October 20, 2005
@ 02:55 PM

A couple of recent stories in the news remind me that there still a ways to go for race relations in America.

From the story A Polling Free-Fall Among Blacks in the Washington Post

In what may turn out to be one of the biggest free-falls in the history of presidential polling, President Bush's job-approval rating among African Americans has dropped to 2 percent, according to a new NBC/Wall Street Journal poll.

The drop among blacks drove Bush's overall job approval ratings to an all-time low of 39 percent in this poll. By comparison, 45 percent of whites and 36 percent of Hispanics approve of the job Bush is doing.

Thanks to Jonathan Marsh for that link. This reminds me of a skit on the Dave Chappelle show where a game show host asks a black guy, "Why didn't black people trust Ronald Reagan?" and he responded "I didn't know we were supposed to trust him in the first place". Of course, it was the right answer.

From the story NBA's dress code blasted in the Miami Herald

The NBA has announced that a dress code will go into effect at the start of the season. Players will be required to wear business-casual attire when involved in team or league business. They can't wear visible chains, pendants or medallions over their clothes.

Jackson, who is black, said the NBA's new rule about jewelry targets young black males because chains are associated with hip-hop culture, and he said the league is afraid of becoming ''too hip-hop.'' In protest, he wore four chains to the Pacers' exhibition game against San Antonio on Tuesday.

Philadelphia's Allen Iverson also was critical of the new rule, which the NBA enacted Monday.

''I feel like if they want us to dress a certain way, they should pay for our clothes,'' he said. "It's just tough, man, knowing that all of a sudden you have to have a dress code out of nowhere.''

Boston Celtics star Paul Pierce agreed that the new rule targeted young, black players.

''When I saw the part about chains, hip hop and throwback jerseys, I think that's part of our culture,'' Pierce said. "The NBA is young black males.''

I guess it's OK for the NBA rosters to be dominated by blacks as long as they don't dress or act "too black". 

Thursday, October 20, 2005 3:41:01 PM (GMT Daylight Time, UTC+01:00)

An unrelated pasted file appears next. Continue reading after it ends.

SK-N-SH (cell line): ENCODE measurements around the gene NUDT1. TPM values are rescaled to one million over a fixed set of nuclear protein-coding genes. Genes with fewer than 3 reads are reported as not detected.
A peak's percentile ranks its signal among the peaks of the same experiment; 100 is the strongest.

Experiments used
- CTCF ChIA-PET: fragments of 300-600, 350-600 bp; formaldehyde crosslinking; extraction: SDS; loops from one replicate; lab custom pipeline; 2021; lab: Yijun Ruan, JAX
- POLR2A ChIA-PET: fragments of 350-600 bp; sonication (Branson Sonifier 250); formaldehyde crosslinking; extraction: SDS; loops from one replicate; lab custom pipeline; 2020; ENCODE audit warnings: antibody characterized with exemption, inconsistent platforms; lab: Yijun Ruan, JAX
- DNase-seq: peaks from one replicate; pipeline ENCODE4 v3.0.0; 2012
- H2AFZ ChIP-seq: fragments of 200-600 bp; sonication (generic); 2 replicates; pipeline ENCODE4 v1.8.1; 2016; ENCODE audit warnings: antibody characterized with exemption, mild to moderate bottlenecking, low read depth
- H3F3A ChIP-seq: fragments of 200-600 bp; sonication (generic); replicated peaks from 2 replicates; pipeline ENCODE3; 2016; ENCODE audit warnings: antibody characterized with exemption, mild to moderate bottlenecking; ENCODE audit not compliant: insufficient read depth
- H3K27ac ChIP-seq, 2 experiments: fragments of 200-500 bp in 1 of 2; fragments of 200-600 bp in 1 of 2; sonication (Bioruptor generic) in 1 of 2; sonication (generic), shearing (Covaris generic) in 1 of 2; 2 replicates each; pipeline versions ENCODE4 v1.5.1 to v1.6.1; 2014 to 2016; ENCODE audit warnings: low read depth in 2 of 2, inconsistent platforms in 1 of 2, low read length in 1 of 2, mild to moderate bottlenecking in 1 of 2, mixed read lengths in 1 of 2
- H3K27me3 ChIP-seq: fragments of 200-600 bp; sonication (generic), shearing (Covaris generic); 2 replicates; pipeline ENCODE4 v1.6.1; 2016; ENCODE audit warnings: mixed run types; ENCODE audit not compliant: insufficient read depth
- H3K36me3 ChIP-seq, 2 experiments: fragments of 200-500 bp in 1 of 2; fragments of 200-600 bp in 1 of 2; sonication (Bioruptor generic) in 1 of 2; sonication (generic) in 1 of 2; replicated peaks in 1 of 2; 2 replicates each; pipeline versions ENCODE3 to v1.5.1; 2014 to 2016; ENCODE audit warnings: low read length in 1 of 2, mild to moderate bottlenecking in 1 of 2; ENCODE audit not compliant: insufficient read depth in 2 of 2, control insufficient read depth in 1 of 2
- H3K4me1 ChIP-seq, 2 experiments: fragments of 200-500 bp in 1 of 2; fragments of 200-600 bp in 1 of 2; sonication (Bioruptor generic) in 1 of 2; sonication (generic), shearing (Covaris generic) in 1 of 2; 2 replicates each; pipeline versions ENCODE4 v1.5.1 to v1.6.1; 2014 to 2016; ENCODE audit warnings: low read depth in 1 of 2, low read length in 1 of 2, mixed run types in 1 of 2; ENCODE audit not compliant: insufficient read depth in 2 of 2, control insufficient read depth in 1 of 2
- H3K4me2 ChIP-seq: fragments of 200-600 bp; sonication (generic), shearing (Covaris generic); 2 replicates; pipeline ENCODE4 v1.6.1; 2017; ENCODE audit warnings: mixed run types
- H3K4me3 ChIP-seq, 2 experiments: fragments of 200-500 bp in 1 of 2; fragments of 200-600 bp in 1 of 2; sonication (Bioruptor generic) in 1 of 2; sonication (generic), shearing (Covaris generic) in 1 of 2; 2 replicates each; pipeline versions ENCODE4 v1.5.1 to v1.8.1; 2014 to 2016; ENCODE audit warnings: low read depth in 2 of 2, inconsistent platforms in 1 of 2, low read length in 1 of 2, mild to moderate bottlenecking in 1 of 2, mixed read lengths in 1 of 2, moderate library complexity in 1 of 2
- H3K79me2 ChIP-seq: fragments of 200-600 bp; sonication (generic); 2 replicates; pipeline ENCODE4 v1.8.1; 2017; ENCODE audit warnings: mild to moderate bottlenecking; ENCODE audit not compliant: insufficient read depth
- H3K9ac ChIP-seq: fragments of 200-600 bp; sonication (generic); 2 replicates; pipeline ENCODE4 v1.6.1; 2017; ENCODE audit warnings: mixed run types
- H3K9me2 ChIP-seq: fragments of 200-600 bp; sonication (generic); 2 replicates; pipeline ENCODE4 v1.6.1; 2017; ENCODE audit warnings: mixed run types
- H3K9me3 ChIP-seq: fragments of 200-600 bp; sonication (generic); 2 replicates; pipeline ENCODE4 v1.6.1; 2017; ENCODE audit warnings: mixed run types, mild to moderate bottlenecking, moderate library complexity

I agree! How dare a company where the employees are the public image try to create an improve, cohesive image by insituting a dress code!

If my company ever insisted that I have to stop wearing flip-flops, board shorts and a tank top when I speak in public I would flip. That's just going against surfer culture.


The dress code is legit. The NBA is trying to create an image. If employees don't like it, they can leave. The rules are not particularly onerous nor are they abnormal for other (regular) employers. Why should NBA players be treated differently than regular employees of a large company?

Now Bush's approval rating is interesting and worthy of dicussion. But I'm not sure what the two have to do with each other. One deals, potenially, with race (Bush's approval rating), while the other deals with a company (or group of companies / league) trying to craft and convey an image.
Thursday, October 20, 2005 4:00:34 PM (GMT Daylight Time, UTC+01:00)

Stephen Jackson of the infamous Indiana Pacer's brawl-fest made a valid point though. Its one thing to require the players to wear certain type of attire, like suits, under the assumption they are ambassdors of the game. Prohibiting specifically certain types of adornments somehow seems to target a certain community and that just doesn't feel right.
Thursday, October 20, 2005 4:05:22 PM (GMT Daylight Time, UTC+01:00)
Disney disallows certain haircuts. I believe they also disallow certain jewelry. Has anyone every taken issue with that?
Thursday, October 20, 2005 4:34:32 PM (GMT Daylight Time, UTC+01:00)
I agree with Ed, I don't see that the two are linked. The NBA dress code issue is somewhat entertaining in seeing how these guys seem totally unaware that a dress code associated mandated by a job is fairly standard.

As for targetting specific fashion accessories, I think that's just being practical. If the code just specified, "Wear a suit" and everyone took that to mean they should wear a suit, heavy jewelry, or anything else, then the folks setting up the code should have tried to address those potentially unclear points at the outset. If lots of players were carrying around human skulls, then I would expect a thoughtfully crafted dress code to address that issue, too. Yes, it's specifically targetting what certain players wear, but it's a code that's supposed to be a useful reference for them. If it was totally abstract and didn't address them specifically, it wouldn't be a useful reference.

Bush's approval rating being so low is an interesting issue which I think does warrant further conversation and investigation. I think we all need to better understand if there are significantly different specific issues that concern people of different ethnic backgrounds, and try to figure out how to do a better job representing everyone, if possible.
Thursday, October 20, 2005 4:45:48 PM (GMT Daylight Time, UTC+01:00)
I think that the key phrase here is "when involved in team or league business." They don't have to "dress up" all the time. They're free to wear whatever they please when they aren't working.